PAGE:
The Downsides of Having a Female President
Wednesday night on the O’Reilly Factor, the eponymous host invited two female guests to weigh in on a pressing question. “There has got to be some downside to having a woman president, right?” O'Reilly queried USA Today columnist Kristen Powers and Republican strategist Kate Obenshaim. When they responded with blank looks, O'Reilly started spitballing: “When you’re president of the United States, you have to deal with people like Putin; you have got to deal with the real ornery mullahs in Iran," he said. "Look, the mullahs in Iran, they think women are, like, subspecies.”
His guests weren’t sold, though. Powers did finally admit that it's possible a female executive might feel pressure to appear tough. (The suggestion inspired a brief digression where everyone nodded importantly while pointing to Hillary Clinton's voting record on Iraq.)
It turns out the "downsides of a female president" question has haunted O’Reilly since at least 2008, when he posed it to author Marc Rudov as part of a “He Said, She Said” segment that did not actually involve any women talking. “You mean besides the PMS and the mood swings?” Rudov replied. He then clarified that he was joking.
Ha, ha. But seriously, America: Here's a list of the real problems we'll bring upon ourselves once we elect a female president:
- Glass ceiling shatters and now there’s glass everywhere
- A lot of pressure on the first gentleman to tone down his arms
- SOTU speech gets lost in depths of president's enormous purse
- Interminable line for Oval Office bathroom
- The matriarchy
- Rather than pardoning the turkey, president executes it, Game of Thrones–style, to show strength
- Hair in the presidential shower drain
- Basketball court replaced with Zumba room
- President will try to negotiate a raise after a year
- All-juice state dinners
- Everyone in the White House will roast because the president is always cold
- President can’t decide what text from Putin really means
New Study Confirms It: Breast-Feeding Benefits Have Been Drastically Overstated
A new study confirms what people like our own Hanna Rosin and Texas A&M professor Joan B. Wolf have been saying for years now: the benefits of breast-feeding have been overstated. The study, published in the journal Social Science & Medicine is unique in the literature about breast-feeding because it looks at siblings who were fed differently during infancy. That means the study controls for a lot of things that have marred previous breast-feeding studies. As the study’s lead author, Ohio State University assistant professor Cynthia Colen, said in a press release, “Many previous studies suffer from selection bias. They either do not or cannot statistically control for factors such as race, age, family income, mother’s employment—things we know that can affect both breast-feeding and health outcomes.”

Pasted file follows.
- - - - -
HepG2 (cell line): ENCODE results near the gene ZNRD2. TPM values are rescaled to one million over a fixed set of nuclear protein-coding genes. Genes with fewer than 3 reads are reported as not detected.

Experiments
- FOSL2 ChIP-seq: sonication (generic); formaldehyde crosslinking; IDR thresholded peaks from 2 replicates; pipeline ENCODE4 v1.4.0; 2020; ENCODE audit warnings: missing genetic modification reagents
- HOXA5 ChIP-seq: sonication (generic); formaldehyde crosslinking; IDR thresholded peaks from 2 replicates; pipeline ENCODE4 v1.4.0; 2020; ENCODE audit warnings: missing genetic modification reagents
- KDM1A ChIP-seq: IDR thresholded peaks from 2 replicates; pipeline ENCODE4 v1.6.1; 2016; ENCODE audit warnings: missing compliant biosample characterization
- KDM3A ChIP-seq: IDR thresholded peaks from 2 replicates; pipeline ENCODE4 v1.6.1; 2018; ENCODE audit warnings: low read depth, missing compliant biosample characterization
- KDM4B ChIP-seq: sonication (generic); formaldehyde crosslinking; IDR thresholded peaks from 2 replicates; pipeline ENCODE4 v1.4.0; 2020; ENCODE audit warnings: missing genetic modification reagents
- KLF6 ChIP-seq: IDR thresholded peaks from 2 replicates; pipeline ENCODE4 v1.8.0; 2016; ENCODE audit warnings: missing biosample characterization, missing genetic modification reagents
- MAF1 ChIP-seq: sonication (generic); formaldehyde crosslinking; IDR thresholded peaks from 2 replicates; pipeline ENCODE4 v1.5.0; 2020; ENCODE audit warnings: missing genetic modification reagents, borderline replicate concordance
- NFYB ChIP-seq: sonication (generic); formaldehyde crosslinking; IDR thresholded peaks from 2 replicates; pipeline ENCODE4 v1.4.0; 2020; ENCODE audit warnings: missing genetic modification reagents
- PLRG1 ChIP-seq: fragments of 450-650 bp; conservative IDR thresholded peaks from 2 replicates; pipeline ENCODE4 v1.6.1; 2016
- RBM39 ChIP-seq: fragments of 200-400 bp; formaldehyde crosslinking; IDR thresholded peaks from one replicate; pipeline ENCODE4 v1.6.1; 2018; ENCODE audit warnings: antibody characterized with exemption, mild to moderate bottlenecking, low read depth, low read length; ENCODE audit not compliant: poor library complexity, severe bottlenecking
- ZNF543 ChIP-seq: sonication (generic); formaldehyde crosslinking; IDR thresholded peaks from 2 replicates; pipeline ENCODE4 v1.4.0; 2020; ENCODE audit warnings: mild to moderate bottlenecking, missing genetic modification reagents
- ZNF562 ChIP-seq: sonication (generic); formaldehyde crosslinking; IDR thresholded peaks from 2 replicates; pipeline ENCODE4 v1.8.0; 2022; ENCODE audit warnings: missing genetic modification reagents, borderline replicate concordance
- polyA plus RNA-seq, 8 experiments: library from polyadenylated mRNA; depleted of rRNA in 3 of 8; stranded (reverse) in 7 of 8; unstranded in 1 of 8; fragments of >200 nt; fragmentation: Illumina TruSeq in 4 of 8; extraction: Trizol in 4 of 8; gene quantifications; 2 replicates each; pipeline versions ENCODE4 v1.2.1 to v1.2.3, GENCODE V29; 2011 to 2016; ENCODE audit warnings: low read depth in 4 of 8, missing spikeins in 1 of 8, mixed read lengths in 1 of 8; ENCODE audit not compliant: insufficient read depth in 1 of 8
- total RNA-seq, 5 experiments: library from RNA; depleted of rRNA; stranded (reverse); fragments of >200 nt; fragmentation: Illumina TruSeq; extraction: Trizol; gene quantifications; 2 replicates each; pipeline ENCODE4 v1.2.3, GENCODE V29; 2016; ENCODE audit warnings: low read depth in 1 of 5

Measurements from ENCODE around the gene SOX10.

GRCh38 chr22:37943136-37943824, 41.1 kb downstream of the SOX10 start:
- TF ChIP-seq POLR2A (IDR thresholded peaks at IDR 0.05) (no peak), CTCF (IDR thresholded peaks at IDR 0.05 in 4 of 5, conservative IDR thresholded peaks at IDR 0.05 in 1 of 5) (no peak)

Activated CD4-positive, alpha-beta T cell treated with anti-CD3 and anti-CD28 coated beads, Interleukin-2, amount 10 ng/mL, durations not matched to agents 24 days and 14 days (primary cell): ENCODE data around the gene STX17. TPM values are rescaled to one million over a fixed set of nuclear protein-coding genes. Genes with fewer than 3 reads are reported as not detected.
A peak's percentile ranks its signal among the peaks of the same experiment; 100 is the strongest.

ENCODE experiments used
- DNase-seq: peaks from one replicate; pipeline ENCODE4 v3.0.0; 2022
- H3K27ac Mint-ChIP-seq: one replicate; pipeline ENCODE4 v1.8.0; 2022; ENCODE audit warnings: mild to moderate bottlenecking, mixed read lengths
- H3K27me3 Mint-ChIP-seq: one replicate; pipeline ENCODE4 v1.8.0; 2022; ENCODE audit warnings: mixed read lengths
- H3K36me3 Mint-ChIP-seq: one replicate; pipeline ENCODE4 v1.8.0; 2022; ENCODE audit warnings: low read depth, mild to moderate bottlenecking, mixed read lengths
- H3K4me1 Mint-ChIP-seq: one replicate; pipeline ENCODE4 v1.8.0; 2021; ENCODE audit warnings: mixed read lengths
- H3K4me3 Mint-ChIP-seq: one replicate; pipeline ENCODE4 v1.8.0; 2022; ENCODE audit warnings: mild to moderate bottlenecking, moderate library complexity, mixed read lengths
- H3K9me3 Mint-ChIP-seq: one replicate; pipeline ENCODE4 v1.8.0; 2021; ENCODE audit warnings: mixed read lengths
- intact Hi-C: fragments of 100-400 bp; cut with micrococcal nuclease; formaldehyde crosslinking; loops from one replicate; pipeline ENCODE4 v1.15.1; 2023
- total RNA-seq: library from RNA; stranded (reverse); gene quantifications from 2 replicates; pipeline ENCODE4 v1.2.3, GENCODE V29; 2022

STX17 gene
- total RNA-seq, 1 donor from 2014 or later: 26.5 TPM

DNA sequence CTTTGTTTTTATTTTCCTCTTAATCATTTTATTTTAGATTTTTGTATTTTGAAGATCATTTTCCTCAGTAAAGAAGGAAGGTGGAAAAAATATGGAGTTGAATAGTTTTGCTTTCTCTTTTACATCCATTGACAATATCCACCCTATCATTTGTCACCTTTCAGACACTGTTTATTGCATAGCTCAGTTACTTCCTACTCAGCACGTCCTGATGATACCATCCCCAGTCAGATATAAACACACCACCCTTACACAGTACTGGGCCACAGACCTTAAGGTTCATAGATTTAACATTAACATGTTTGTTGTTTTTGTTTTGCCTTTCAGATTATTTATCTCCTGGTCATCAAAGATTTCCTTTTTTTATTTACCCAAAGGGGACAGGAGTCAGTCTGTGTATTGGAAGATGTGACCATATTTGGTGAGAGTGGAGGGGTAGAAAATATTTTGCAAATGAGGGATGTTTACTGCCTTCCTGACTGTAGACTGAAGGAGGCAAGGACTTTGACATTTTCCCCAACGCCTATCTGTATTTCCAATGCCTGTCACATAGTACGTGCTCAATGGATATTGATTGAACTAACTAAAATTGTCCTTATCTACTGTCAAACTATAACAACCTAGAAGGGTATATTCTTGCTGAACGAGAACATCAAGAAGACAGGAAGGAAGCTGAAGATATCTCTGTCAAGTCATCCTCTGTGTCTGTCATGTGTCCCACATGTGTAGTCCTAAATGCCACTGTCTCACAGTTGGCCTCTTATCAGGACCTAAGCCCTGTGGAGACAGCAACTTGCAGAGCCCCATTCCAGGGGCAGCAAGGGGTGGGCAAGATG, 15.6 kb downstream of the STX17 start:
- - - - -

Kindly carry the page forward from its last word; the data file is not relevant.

Colen’s study is also unique because she looked at children ages 4-14. Often breast-feeding studies only look at the effects on children in their first years of life. She looked at over 8,000 children total, about 25 percent of whom were in “discordant sibling pairs,” which means one was bottle-fed and the other was breast-fed. The study then measured those siblings for 11 outcomes, including BMI, obesity, asthma, different measures of intelligence, hyperactivity, and parental attachment.
When children from different families were compared, the kids who were breast-fed did better on those 11 measures than kids who were not breast-fed. But, as Colen points out, mothers who breast-feed their kids are disproportionately advantaged—they tend to be wealthier and better educated. When children fed differently within the same family were compared—those discordant sibling pairs—there was no statistically significant difference in any of the measures, except for asthma. Children who were breast-fed were at a higher risk for asthma than children who drank formula.
Schools Need to Stop Asking So Much of Parents (And Parents Need to Stop Caving)
Rosa Brooks hates Sheryl Sandberg. The Georgetown law professor and former State Department senior advisor wrote an essay earlier this week about how she “leaned in” to both work and her kids, which made her successful and the envy of her fellow moms but also exhausted and miserable.
In advising that we all lean-out instead of in, Brooks—a high-powered Harvard grad with what sounds like a fairly flexible job—makes the same mistake that many others wading into the have-it-all/lean-in debate have done before her: She forgets or ignores that a lot of workers, especially at the lower end of the payscale, don’t have a choice about how much or when they get to work.
But I’m actually more interested in talking about what Brooks describes as “the pernicious culture of intensive parenting.” It’s one thing to be spending time helping your kids with their school work, or spending time and money to fill the resource gaps at many cash-strapped schools, hit hard by spending cuts in the post-recession universe. (According to the Center on Budget and Policy Priorities, at least 34 states are providing less funding per student now than they did before the recession hit. That means more parents are volunteering to provide enrichment and supplies.) But Brooks is talking about something different. She says that, in her effort to lean in to parenting, she became room mom for her kids, that she made handicrafts to contribute to her school’s auction, and hosted the class potluck. All while simultaneously trying to stay at 110 percent at work.